New President in Mexico Could Mean Less Oil Production

The victory of Enrique Peña Nieto in yesterday's Mexican presidential election returns the Institutional Revolutionary Party or PRI to power for the first time in a dozen years. That all but guarantees the country's oil production will continue to shrink. Andrew Schneider reports.

During his campaign, Peña Nieto advocated constitutional reform to make Mexico’s oil sector more efficient and to lure more foreign investment. But he said state oil monopoly Pemex must remain in government hands.

Peter Zeihan is vice president of analysis for private intelligence firm Stratfor.

“So long as it is unconstitutional for foreigners to own any piece or claim any reserves anywhere in Mexico, it’s going to be next to impossible for the country to engage in the sort of reform, institutional buildup, and financial investment that is going to be required to turn around what is in effect an oil industry in terminal decline.”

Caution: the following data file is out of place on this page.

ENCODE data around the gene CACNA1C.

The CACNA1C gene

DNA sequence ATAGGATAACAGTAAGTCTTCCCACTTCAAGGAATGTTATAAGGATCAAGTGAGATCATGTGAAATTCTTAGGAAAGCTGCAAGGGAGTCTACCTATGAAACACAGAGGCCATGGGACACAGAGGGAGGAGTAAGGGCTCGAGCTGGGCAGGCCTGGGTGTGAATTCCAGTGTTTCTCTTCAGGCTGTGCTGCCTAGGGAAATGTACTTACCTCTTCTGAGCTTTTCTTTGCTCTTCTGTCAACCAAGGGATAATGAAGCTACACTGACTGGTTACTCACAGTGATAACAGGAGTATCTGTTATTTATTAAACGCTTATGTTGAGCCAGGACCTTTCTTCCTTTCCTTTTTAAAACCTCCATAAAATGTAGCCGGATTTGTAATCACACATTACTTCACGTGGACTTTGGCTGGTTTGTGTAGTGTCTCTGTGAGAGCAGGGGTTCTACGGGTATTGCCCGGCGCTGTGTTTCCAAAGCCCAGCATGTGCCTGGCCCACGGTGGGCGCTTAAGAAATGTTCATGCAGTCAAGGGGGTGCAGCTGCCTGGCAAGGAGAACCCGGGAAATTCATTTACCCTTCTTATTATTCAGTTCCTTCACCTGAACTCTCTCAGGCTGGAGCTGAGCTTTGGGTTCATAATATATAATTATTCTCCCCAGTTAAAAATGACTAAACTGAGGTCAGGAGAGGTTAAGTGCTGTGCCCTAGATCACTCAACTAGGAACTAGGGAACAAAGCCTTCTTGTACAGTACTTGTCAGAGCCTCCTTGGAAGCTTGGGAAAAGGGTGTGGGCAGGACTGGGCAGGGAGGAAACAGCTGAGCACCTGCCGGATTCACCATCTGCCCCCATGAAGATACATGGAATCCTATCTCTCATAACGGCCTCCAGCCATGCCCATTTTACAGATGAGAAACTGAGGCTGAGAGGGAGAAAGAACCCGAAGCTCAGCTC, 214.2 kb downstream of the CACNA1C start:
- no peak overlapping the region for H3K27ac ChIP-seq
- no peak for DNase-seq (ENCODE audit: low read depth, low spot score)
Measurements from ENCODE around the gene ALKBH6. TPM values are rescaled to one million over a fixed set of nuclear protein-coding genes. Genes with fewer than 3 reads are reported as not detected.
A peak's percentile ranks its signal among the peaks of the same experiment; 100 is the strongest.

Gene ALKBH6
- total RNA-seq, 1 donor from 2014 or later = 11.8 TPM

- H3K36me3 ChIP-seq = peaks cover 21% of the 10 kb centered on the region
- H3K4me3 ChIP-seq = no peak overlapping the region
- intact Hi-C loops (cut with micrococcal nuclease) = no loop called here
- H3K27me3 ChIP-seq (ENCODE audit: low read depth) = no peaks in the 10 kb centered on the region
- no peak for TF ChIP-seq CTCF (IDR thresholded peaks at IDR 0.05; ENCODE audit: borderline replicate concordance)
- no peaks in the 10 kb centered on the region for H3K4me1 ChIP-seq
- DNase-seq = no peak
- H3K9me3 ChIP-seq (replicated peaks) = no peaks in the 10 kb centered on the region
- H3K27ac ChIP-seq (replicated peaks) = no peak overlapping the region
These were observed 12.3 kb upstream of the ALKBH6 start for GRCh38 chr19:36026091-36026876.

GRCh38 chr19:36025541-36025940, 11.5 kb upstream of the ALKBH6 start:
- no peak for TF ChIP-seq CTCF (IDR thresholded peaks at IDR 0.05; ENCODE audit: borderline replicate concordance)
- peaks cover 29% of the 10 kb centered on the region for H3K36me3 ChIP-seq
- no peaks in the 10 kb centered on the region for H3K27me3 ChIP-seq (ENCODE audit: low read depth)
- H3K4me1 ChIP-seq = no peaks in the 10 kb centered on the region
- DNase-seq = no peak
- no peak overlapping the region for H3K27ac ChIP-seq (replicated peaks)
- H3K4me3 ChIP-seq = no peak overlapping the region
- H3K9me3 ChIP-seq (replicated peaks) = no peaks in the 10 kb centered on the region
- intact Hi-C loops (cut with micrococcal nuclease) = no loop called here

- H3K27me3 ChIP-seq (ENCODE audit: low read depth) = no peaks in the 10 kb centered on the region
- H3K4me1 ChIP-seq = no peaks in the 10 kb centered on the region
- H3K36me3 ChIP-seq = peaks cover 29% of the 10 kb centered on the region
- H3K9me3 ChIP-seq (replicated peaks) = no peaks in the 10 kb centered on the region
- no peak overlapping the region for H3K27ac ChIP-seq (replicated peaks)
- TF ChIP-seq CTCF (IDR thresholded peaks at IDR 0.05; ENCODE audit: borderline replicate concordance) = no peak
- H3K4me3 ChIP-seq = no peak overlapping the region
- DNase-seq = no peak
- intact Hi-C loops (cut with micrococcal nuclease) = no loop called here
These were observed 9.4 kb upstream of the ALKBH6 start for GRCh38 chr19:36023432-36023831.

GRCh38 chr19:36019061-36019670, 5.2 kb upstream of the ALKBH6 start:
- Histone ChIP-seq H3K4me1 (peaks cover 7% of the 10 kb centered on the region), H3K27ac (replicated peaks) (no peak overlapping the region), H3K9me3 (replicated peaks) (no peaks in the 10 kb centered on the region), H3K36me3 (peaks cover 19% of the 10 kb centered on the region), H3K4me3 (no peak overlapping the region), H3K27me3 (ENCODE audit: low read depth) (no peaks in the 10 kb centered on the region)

Zeihan says Pemex lacks the money, the expertise, and the technology to develop new reservoirs to make up for falling production from Mexico’s giant offshore Cantarell Field.

Mexico currently produces nearly 2.5 million barrels a day. Only about half of that is exported. Zeihan says that growing domestic demand combined with falling crude production will make Mexico a net oil importer in the not too distant future.

Andrew Schneider.  KUHF News.


Andrew Schneider

Andrew Schneider

Politics and Government Reporter

Andrew heads Houston Public Media’s coverage of national, state, and local elections. He also reports on major policy issues before the Texas delegations in the U.S. House and Senate, as well as the Texas governorship, the state legislature, and county and city governments. Before taking up his current post, Andrew...

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